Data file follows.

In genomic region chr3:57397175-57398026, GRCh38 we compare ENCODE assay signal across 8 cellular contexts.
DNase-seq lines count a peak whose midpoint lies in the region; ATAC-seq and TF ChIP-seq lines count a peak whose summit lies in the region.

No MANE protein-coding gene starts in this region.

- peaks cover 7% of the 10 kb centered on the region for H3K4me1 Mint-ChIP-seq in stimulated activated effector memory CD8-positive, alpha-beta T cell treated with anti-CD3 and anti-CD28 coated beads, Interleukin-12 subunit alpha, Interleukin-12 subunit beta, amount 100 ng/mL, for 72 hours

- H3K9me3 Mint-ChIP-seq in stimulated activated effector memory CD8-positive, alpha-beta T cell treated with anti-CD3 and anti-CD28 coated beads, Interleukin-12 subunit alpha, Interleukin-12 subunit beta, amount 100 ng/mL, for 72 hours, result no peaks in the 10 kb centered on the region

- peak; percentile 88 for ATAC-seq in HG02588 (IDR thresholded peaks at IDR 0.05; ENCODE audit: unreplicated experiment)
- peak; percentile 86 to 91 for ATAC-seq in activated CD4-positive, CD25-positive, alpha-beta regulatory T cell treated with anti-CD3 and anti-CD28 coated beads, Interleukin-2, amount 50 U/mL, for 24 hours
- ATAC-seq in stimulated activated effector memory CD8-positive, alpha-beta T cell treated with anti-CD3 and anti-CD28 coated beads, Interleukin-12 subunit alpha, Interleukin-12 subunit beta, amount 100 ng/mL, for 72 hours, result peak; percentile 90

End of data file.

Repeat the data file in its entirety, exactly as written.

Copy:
In genomic region chr3:57397175-57398026, GRCh38 we compare ENCODE assay signal across 8 cellular contexts.
DNase-seq lines count a peak whose midpoint lies in the region; ATAC-seq and TF ChIP-seq lines count a peak whose summit lies in the region.

No MANE protein-coding gene starts in this region.

- peaks cover 7% of the 10 kb centered on the region for H3K4me1 Mint-ChIP-seq in stimulated activated effector memory CD8-positive, alpha-beta T cell treated with anti-CD3 and anti-CD28 coated beads, Interleukin-12 subunit alpha, Interleukin-12 subunit beta, amount 100 ng/mL, for 72 hours

- H3K9me3 Mint-ChIP-seq in stimulated activated effector memory CD8-positive, alpha-beta T cell treated with anti-CD3 and anti-CD28 coated beads, Interleukin-12 subunit alpha, Interleukin-12 subunit beta, amount 100 ng/mL, for 72 hours, result no peaks in the 10 kb centered on the region

- peak; percentile 88 for ATAC-seq in HG02588 (IDR thresholded peaks at IDR 0.05; ENCODE audit: unreplicated experiment)
- peak; percentile 86 to 91 for ATAC-seq in activated CD4-positive, CD25-positive, alpha-beta regulatory T cell treated with anti-CD3 and anti-CD28 coated beads, Interleukin-2, amount 50 U/mL, for 24 hours
- ATAC-seq in stimulated activated effector memory CD8-positive, alpha-beta T cell treated with anti-CD3 and anti-CD28 coated beads, Interleukin-12 subunit alpha, Interleukin-12 subunit beta, amount 100 ng/mL, for 72 hours, result peak; percentile 90